when Kama attacked the Pandava army. So the son of
Surya went against Yudhishthira and cast him on the
ground, saying : "If thou wert Arjuna I would slay
thee."

Bhima then attacked Kama, and they fought fiercely
for a time, until Arjuna, having overcome Susarman, re-
turned again to combat with Kama.

Duhsasana, who put Draupadi to shame, came up to
help Kama, and Bhima sprang upon him. Now Bhima
had long desired to meet this evil-hearted son of the blind
maharajah, so that he might fulfil his vow. He swung
his mace and struck so mighty a blow that the advancing
chariot was shattered. Duhsasana fell heavily upon the
ground and broke his back. Then Bhima seized him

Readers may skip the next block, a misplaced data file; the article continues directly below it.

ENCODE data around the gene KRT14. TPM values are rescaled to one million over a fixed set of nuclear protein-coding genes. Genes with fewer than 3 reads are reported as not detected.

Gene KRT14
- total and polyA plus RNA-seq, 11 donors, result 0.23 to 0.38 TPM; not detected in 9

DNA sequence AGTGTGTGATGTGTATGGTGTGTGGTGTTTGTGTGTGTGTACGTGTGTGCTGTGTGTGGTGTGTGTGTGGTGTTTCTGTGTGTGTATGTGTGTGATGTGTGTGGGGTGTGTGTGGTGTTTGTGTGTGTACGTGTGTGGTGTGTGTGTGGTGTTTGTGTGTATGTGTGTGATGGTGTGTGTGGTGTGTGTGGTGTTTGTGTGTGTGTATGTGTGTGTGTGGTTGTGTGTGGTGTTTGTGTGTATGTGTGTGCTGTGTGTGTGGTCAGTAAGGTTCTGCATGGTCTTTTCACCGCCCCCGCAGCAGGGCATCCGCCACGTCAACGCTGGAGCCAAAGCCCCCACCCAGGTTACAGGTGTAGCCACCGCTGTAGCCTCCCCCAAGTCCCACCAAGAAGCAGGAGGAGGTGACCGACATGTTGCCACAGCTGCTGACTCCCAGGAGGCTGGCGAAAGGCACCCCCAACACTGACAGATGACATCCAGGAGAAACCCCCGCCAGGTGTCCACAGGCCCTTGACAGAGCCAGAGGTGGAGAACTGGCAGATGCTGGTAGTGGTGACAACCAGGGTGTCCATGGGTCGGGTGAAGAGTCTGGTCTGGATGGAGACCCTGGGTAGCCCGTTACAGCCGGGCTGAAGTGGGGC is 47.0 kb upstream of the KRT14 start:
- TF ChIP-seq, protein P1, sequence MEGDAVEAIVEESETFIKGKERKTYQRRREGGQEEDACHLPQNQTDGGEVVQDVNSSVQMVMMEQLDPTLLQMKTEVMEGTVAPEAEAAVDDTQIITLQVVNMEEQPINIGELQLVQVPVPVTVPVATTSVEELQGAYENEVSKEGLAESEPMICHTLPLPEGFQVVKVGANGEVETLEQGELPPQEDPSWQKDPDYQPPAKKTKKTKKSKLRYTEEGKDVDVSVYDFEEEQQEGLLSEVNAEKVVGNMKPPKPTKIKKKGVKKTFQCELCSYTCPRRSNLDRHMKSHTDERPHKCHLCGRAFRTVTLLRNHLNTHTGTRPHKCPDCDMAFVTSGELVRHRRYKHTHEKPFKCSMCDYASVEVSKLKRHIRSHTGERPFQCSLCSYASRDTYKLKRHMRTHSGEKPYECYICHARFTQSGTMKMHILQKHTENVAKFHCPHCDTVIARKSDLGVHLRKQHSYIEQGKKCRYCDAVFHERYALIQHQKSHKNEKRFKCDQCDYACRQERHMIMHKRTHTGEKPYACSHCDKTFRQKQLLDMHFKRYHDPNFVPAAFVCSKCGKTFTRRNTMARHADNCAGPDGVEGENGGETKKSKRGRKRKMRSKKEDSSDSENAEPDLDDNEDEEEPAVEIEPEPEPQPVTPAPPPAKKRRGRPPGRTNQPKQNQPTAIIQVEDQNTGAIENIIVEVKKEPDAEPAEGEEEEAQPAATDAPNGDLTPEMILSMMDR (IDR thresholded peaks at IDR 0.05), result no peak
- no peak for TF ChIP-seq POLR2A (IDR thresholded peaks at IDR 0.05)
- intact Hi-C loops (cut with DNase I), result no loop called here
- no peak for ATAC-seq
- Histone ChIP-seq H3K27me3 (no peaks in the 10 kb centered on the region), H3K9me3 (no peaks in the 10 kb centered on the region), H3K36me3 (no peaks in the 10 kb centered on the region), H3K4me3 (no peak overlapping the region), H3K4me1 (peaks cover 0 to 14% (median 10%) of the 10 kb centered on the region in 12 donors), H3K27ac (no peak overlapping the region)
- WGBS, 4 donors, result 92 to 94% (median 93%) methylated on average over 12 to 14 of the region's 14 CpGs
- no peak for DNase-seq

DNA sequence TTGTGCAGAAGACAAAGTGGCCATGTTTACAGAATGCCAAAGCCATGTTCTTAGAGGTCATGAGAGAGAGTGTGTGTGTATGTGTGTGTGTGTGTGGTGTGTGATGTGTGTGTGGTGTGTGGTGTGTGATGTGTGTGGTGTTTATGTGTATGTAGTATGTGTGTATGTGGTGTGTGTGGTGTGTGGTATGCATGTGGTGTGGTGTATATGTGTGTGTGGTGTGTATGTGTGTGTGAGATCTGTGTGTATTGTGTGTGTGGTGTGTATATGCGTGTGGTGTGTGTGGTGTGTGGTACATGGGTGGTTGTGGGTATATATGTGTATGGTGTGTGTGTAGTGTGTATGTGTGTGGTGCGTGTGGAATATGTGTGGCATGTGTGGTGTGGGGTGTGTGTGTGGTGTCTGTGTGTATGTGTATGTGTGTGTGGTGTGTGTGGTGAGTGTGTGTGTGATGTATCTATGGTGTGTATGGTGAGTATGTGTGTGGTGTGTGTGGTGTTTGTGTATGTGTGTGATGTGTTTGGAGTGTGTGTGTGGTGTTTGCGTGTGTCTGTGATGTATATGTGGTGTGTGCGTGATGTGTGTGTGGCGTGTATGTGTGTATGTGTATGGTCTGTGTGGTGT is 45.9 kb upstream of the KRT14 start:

and, whirling his body aloft, cried out : " O Kauravas,
come ye who dare and rescue the helper of Kama."

No one ventured to approach, and Bhima cast down
Duhsasana's body, cut off his head, and drank his blood



3 o 4 INDIAN MYTH AND LEGEND

as he had vowed to do. " Ho ! ho ! ' he cried, " never
have I tasted a sweeter draught. . . ."

Many Kaurava warriors fled, and they cried out: " This
is not a man, for he drinketh human blood."

All men watched the deadly combat which was waged
between the mighty heroes Arjuna and Kama. They
began by shooting arrows one at another, while Krishna
and Salya guided the chariots with prowess and care.
The arrows of Arjuna fell upon Kama like to summer
rain ; Kama's arrows were like stinging snakes, and they
drank blood. At length Arjuna's celestial bow Gandiva
was struck and the bow-string severed. . . .

Arjuna said : " Pause, O Kama. According to the